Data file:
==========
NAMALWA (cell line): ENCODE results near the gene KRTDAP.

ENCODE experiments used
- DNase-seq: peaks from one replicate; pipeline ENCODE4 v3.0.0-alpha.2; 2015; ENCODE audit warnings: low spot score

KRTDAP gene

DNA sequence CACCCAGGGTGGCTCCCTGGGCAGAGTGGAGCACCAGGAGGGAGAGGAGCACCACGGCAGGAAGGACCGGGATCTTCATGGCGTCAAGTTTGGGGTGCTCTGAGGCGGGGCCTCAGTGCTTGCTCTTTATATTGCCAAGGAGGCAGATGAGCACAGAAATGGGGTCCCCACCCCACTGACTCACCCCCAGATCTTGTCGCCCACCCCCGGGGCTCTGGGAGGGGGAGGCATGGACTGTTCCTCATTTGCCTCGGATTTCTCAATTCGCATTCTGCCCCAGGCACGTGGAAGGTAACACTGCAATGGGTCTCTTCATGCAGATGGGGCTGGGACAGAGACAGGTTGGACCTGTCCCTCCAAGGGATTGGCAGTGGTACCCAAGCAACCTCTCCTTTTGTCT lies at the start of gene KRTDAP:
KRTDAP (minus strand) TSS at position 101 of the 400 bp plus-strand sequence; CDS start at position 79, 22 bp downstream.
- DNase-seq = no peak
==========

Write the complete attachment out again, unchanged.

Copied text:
NAMALWA (cell line): ENCODE results near the gene KRTDAP.

ENCODE experiments used
- DNase-seq: peaks from one replicate; pipeline ENCODE4 v3.0.0-alpha.2; 2015; ENCODE audit warnings: low spot score

KRTDAP gene

DNA sequence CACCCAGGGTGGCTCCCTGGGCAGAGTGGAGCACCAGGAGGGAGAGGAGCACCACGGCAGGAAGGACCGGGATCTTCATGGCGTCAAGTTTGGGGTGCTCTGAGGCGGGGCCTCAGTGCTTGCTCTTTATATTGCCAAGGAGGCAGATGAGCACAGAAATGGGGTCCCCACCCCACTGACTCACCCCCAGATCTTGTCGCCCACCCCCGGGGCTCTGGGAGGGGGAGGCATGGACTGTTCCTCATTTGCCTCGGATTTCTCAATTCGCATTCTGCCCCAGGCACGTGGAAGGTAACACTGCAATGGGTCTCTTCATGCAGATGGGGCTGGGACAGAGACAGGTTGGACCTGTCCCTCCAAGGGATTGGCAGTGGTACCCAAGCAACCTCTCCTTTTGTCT lies at the start of gene KRTDAP:
KRTDAP (minus strand) TSS at position 101 of the 400 bp plus-strand sequence; CDS start at position 79, 22 bp downstream.
- DNase-seq = no peak